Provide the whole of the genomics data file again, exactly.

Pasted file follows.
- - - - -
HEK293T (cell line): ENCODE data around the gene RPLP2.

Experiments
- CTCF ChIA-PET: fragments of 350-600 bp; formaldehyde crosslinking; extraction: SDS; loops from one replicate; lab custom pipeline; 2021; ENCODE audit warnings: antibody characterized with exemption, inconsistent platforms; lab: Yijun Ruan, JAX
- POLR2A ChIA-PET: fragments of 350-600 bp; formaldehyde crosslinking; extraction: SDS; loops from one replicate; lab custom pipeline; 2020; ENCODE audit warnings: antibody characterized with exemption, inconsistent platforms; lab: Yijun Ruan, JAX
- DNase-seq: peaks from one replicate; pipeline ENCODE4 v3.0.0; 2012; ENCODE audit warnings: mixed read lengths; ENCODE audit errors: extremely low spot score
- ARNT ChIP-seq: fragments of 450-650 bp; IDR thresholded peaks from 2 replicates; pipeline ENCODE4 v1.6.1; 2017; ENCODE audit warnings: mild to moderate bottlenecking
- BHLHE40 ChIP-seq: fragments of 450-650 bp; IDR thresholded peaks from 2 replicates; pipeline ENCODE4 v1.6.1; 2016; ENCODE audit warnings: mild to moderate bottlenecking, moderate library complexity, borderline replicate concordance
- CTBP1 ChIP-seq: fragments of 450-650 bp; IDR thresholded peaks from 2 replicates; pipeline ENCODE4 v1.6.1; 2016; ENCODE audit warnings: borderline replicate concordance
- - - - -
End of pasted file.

HEK293T (cell line): ENCODE data around the gene RPLP2.

Experiments
- CTCF ChIA-PET: fragments of 350-600 bp; formaldehyde crosslinking; extraction: SDS; loops from one replicate; lab custom pipeline; 2021; ENCODE audit warnings: antibody characterized with exemption, inconsistent platforms; lab: Yijun Ruan, JAX
- POLR2A ChIA-PET: fragments of 350-600 bp; formaldehyde crosslinking; extraction: SDS; loops from one replicate; lab custom pipeline; 2020; ENCODE audit warnings: antibody characterized with exemption, inconsistent platforms; lab: Yijun Ruan, JAX
- DNase-seq: peaks from one replicate; pipeline ENCODE4 v3.0.0; 2012; ENCODE audit warnings: mixed read lengths; ENCODE audit errors: extremely low spot score
- ARNT ChIP-seq: fragments of 450-650 bp; IDR thresholded peaks from 2 replicates; pipeline ENCODE4 v1.6.1; 2017; ENCODE audit warnings: mild to moderate bottlenecking
- BHLHE40 ChIP-seq: fragments of 450-650 bp; IDR thresholded peaks from 2 replicates; pipeline ENCODE4 v1.6.1; 2016; ENCODE audit warnings: mild to moderate bottlenecking, moderate library complexity, borderline replicate concordance
- CTBP1 ChIP-seq: fragments of 450-650 bp; IDR thresholded peaks from 2 replicates; pipeline ENCODE4 v1.6.1; 2016; ENCODE audit warnings: borderline replicate concordance